13. 13. Integration of Variable Generation Task Force (IVGTF) Scope  Task Force will prepare: • Concepts document: philosophical & technical considerations • Recommendations: practices, requirements & reliability standards  Document will include: • Planning timeframe issues • Operational Planning and Real-time Operating timeframe issues • Review NERC Standards for gaps • Review of future developments: i.e. storage, EHV • Conclusions and recommendations
  14. 14. Current Climate Initiatives  40 U.S. States and all Canadian Provinces are involved in some form of climate change initiative.
  15. 15. Key Objective: Decision on U.S. Policy  Regulatory certainty needed to enable resource development  Can result in great improvements • New generation technologies • Diversified fuel mix • Strengthened & “smarter” grid
  16. 16. Key Objectives and Emerging Issues Emerging Issues Risk Evolution: High Greenhouse Increased Demand-Side & Gas Distributed Generation Reductions Likelihood Resources Rising Global Demand for Fuel Storage & Energy & Transportation Equipment 6-10Years 1-5 Years Mercury Transmission of Regulation Limited Water the 21st Century Availability Low High Consequence
  17. 17. Smart, Modern Grids and Reliability  Regulators can • Implement formulas for cost allocation/cost recovery • Provide certainty & support transmission infrastructure siting, planning, construction • Flexible on innovative planning  Policy makers/Educators can • Promote reliability as incorporating all components “FIS” flexibility- integration- smart • Tell story with all pieces  Planners can • Maintain Future Bulk Power System Reliability • Change how they design grids  Operators can • Expand understanding of new resources • Manage variability/uncertainty • Pre-position systems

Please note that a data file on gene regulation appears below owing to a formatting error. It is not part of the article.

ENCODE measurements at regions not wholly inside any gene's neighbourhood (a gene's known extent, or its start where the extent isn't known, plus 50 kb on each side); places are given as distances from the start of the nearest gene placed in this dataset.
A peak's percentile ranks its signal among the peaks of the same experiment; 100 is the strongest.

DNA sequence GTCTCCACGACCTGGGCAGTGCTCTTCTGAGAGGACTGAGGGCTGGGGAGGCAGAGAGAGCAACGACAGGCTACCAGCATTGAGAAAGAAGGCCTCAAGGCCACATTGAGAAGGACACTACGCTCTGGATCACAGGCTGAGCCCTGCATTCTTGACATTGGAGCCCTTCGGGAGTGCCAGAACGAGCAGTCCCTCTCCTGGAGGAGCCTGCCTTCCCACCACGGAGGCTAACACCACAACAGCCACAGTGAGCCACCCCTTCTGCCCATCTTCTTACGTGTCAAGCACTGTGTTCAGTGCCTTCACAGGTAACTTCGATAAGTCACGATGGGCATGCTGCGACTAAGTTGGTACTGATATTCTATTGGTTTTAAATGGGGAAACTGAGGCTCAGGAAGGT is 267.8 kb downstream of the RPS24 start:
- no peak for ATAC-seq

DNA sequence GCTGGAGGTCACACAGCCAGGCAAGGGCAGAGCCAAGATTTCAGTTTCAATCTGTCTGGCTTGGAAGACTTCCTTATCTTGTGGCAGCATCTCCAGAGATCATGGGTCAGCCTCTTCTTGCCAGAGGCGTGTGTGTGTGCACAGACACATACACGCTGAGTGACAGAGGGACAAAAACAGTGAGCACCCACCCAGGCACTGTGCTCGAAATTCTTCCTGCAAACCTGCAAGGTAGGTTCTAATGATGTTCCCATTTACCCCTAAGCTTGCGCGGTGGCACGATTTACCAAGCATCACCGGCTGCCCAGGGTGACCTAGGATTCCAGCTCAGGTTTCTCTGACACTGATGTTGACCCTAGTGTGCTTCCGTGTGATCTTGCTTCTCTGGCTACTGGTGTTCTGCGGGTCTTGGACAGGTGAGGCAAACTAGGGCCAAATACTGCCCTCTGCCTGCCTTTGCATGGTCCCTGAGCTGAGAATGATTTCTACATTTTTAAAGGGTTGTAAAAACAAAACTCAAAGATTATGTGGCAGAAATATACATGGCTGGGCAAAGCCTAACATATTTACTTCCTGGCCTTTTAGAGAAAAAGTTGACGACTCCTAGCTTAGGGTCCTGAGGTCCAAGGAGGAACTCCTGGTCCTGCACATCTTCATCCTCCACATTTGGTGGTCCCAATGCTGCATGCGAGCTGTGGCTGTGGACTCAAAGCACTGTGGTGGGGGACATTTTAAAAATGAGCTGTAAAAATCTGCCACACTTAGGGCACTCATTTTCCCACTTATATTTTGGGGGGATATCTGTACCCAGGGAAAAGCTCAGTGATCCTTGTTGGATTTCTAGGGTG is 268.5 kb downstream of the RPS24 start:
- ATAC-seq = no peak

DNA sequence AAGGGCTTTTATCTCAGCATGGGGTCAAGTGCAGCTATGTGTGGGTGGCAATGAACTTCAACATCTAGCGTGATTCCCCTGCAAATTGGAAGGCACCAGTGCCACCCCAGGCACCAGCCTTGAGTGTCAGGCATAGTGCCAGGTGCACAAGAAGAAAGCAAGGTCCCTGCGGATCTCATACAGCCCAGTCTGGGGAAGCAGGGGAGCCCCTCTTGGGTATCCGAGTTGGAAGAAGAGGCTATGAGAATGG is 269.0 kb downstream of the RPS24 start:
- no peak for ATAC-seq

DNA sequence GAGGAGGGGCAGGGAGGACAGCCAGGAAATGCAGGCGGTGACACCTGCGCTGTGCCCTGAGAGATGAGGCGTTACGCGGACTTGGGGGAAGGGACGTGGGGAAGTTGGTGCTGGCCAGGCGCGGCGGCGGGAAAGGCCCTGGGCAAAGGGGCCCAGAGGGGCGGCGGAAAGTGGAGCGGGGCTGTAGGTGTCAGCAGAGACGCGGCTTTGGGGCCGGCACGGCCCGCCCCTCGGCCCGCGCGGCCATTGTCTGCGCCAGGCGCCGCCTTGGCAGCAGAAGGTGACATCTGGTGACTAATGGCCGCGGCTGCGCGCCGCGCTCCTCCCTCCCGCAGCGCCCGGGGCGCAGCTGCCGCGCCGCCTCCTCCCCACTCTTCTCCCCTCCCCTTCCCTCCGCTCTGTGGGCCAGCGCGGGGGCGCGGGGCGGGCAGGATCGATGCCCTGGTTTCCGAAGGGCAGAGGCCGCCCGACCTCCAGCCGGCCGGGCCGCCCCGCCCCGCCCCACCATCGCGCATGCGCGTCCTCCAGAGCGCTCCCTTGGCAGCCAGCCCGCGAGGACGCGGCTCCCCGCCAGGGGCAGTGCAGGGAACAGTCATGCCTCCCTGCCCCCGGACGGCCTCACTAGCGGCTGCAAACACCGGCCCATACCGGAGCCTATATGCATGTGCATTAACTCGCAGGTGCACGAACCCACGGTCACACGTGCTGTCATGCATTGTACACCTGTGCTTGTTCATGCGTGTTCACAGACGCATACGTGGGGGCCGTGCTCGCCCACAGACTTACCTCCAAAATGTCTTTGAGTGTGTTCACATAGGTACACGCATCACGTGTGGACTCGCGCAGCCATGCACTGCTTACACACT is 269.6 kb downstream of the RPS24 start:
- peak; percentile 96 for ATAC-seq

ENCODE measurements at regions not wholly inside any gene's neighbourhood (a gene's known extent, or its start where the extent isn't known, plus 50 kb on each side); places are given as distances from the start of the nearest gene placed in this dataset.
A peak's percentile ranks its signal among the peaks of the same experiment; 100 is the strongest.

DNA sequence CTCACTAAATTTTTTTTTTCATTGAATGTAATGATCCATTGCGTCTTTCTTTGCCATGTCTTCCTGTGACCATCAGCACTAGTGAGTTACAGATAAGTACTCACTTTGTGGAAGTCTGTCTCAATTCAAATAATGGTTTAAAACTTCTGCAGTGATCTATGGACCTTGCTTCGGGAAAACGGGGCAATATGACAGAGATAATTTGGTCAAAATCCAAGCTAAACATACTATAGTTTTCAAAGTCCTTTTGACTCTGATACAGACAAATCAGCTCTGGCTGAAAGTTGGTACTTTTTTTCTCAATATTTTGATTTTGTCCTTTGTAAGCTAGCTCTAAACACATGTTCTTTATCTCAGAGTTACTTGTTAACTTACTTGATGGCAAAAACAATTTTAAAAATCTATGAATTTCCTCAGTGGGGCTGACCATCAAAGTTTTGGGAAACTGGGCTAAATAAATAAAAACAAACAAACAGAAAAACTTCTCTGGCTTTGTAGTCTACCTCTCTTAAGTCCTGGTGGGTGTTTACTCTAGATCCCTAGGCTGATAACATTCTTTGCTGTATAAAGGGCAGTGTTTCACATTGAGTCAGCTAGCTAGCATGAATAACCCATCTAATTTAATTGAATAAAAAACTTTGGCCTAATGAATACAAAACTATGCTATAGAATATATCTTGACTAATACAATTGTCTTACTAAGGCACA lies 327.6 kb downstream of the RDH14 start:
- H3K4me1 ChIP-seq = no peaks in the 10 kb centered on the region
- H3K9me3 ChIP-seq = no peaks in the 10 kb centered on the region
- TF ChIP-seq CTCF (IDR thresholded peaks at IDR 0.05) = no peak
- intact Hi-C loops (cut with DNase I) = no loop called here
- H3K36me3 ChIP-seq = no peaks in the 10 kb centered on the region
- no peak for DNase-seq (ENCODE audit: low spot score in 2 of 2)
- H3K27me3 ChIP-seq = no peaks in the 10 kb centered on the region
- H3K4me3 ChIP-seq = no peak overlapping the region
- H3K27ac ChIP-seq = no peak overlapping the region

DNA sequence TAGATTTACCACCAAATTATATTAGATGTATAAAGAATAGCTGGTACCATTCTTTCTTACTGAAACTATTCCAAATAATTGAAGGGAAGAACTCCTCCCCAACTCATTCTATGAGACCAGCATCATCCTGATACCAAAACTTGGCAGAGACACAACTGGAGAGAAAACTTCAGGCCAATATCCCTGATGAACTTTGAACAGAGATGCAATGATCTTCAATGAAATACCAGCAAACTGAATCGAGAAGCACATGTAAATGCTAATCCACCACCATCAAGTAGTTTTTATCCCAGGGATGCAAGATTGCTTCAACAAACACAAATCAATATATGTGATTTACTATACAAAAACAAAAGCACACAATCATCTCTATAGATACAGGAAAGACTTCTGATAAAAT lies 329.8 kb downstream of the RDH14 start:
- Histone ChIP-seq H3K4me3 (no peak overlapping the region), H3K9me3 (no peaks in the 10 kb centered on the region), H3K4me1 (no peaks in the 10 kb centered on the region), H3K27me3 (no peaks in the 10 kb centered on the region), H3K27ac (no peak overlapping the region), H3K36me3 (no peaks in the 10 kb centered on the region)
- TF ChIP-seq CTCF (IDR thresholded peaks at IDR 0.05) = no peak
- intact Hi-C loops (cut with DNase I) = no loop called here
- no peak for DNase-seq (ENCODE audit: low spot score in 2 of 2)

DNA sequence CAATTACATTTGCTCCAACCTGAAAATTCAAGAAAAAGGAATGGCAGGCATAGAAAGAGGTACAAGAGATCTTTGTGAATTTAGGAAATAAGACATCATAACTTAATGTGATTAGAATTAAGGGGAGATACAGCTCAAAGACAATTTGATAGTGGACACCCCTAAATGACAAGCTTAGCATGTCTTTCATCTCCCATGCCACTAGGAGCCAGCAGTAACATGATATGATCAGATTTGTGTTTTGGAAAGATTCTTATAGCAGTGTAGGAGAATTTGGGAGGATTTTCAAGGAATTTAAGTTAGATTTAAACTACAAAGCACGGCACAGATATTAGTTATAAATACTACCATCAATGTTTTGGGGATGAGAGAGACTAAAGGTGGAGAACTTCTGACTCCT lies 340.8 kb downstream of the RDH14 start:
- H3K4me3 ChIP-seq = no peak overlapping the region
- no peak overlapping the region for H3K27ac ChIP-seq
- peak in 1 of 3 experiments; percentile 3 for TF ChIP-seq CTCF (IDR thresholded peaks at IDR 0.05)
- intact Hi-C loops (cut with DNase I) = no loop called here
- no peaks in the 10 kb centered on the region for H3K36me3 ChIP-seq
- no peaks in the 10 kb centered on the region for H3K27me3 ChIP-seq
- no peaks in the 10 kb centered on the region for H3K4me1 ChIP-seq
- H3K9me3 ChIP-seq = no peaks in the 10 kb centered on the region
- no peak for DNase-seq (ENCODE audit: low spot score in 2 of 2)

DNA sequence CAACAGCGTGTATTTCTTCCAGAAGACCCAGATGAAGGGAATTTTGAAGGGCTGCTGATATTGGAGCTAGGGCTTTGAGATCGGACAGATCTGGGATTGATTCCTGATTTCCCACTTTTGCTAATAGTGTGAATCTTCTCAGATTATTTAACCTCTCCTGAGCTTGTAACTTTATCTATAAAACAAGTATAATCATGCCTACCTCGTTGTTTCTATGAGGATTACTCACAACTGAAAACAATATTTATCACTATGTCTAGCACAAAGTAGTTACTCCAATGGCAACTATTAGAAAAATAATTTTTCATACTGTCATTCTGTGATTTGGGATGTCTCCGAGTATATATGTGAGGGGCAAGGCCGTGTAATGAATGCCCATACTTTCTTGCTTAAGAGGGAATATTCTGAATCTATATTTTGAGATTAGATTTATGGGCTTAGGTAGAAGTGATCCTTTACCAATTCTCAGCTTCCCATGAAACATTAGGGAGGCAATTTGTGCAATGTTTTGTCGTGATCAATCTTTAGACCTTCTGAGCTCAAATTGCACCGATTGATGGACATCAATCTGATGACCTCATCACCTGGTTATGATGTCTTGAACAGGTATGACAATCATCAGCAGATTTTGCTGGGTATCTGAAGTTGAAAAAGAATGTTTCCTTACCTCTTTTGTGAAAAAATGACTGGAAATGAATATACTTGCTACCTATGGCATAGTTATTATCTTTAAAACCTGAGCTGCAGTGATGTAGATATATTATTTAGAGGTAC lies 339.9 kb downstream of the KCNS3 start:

18. 18. Reliability Must Haves  Interoperability • Regulatory Certainty • Smart and Flexible-  solid partnerships  Diverse Fuel Supply  Demand Side Resources  Interconnectivity • Renewables and Transmission State and PARTERNSHIP w/ State and regional regional
  19. 19. One picture speaks a thousand words…. Growth in Electricity Supply, Demand, and Transmission (1990 -2007) 35 30% growth 30% growth 30 25 Percentage 20 15 10% growth 10 5 0 Transmission Supply Demand
  20. 20. Question & Answer Contact: Julia Souder Director, Inter-Governmental Relations Julia.souder@nerc.net 202.393.3998